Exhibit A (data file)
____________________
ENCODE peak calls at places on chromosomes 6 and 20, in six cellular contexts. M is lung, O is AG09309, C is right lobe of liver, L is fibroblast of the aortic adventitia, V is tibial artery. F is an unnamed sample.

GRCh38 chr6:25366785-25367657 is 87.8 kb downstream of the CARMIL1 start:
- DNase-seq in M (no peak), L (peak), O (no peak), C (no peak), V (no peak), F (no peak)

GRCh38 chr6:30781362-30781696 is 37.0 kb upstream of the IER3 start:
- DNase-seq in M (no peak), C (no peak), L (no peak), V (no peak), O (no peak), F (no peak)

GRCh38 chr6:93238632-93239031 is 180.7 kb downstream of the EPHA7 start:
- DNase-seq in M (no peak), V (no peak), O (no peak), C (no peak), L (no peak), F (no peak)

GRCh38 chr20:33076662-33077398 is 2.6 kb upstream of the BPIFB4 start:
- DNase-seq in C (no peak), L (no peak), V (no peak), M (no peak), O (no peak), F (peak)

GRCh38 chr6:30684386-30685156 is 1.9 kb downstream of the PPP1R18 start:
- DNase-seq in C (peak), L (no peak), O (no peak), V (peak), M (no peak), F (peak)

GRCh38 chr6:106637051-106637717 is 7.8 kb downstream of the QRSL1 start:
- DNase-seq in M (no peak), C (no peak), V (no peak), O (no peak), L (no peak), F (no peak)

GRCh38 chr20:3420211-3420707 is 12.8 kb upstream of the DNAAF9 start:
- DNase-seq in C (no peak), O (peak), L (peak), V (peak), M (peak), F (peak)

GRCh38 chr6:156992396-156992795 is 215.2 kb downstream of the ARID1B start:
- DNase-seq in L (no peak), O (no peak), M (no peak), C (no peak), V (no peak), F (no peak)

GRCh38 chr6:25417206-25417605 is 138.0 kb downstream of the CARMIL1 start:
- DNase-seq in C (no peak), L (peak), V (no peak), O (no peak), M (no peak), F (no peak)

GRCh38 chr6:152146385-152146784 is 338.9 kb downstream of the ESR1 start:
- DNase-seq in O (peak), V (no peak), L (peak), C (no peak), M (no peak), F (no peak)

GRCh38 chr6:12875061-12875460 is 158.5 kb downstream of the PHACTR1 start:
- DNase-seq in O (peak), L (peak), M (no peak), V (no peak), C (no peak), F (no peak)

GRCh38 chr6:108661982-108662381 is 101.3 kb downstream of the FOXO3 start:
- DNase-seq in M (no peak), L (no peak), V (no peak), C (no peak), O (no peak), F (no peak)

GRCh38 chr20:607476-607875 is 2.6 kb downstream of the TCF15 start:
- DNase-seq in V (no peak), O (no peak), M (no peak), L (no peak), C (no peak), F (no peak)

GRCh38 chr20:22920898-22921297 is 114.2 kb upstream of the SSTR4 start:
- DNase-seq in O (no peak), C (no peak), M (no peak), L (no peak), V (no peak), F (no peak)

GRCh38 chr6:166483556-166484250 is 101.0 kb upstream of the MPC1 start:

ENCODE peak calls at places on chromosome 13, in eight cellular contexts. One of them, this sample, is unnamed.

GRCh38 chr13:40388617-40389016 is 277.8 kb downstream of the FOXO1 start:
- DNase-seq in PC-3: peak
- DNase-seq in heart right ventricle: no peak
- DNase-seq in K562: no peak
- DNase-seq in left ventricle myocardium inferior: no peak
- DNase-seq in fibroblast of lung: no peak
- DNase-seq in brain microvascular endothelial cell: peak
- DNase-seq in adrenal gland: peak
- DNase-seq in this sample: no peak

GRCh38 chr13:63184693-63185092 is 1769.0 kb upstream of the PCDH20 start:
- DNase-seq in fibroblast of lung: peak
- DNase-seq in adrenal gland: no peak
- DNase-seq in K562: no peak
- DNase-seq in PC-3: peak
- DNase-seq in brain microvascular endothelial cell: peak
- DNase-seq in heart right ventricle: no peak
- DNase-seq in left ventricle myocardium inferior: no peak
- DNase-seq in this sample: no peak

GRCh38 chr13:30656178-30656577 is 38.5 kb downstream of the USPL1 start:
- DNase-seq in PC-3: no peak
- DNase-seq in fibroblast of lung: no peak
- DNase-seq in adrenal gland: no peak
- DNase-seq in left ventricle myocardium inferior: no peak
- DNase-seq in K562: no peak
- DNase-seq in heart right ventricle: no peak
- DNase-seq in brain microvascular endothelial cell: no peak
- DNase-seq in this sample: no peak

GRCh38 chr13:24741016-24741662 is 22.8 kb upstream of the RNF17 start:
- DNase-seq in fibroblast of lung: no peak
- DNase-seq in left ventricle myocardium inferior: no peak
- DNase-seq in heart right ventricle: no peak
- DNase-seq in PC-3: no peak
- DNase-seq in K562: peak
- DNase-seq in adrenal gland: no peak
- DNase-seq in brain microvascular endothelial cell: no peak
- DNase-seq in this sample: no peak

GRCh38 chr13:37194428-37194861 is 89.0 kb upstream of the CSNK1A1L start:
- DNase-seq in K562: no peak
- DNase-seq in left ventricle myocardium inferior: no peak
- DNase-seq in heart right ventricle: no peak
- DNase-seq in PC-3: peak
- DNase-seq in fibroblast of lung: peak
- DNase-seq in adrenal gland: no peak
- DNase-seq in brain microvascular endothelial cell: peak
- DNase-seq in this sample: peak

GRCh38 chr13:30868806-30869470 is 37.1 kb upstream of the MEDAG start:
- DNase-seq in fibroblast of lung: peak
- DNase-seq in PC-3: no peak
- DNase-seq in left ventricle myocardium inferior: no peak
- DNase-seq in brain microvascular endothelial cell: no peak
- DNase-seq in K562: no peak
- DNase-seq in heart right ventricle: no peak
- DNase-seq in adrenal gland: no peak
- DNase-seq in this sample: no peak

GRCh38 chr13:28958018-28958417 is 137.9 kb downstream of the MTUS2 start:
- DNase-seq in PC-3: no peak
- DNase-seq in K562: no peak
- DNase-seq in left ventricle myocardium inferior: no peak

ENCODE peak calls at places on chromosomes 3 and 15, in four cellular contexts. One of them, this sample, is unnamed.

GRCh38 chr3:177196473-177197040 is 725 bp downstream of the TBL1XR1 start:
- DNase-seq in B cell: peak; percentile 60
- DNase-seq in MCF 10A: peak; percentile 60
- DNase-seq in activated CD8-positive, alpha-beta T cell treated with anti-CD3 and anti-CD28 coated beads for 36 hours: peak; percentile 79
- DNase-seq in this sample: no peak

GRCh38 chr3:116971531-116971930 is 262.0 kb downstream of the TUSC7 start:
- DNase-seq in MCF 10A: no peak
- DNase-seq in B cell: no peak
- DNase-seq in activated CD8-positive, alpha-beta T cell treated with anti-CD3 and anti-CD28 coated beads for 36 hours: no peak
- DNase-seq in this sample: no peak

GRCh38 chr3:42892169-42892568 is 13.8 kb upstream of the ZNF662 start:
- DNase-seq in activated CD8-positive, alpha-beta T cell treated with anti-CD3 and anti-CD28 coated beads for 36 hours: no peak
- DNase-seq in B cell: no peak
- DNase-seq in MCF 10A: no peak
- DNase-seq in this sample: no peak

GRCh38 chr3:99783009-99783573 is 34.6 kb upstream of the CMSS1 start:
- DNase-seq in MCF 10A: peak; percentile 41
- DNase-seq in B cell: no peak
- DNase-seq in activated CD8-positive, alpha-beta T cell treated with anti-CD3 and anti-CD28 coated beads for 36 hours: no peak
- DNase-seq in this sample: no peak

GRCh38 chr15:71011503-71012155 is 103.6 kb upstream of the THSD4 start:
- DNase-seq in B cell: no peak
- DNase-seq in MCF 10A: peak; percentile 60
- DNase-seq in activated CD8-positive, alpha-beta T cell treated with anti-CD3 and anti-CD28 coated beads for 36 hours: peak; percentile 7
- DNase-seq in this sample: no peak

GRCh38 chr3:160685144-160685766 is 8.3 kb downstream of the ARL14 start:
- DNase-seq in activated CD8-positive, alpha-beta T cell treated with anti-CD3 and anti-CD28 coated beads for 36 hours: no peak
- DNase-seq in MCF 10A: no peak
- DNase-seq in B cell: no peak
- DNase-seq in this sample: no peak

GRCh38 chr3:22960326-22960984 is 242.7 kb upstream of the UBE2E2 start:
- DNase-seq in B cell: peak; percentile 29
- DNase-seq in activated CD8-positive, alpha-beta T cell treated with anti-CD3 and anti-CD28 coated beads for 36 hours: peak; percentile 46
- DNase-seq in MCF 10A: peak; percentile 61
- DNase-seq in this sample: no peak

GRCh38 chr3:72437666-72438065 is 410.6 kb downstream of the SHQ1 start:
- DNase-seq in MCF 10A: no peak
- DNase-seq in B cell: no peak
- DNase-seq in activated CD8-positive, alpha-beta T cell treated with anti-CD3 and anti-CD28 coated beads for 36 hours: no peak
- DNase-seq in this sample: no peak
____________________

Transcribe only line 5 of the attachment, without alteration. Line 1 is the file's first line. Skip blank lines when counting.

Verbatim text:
- DNase-seq in M (no peak), C (no peak), L (no peak), V (no peak), O (no peak), F (no peak)